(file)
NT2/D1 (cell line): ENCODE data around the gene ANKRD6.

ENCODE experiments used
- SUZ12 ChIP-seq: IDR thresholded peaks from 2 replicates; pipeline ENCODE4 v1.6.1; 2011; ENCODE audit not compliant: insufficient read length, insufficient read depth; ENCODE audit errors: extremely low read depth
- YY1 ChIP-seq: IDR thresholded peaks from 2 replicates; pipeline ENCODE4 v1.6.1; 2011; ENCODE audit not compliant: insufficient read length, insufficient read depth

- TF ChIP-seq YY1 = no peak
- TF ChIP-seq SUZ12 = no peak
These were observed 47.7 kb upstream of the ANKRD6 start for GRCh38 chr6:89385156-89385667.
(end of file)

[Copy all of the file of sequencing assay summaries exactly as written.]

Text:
NT2/D1 (cell line): ENCODE data around the gene ANKRD6.

ENCODE experiments used
- SUZ12 ChIP-seq: IDR thresholded peaks from 2 replicates; pipeline ENCODE4 v1.6.1; 2011; ENCODE audit not compliant: insufficient read length, insufficient read depth; ENCODE audit errors: extremely low read depth
- YY1 ChIP-seq: IDR thresholded peaks from 2 replicates; pipeline ENCODE4 v1.6.1; 2011; ENCODE audit not compliant: insufficient read length, insufficient read depth

- TF ChIP-seq YY1 = no peak
- TF ChIP-seq SUZ12 = no peak
These were observed 47.7 kb upstream of the ANKRD6 start for GRCh38 chr6:89385156-89385667.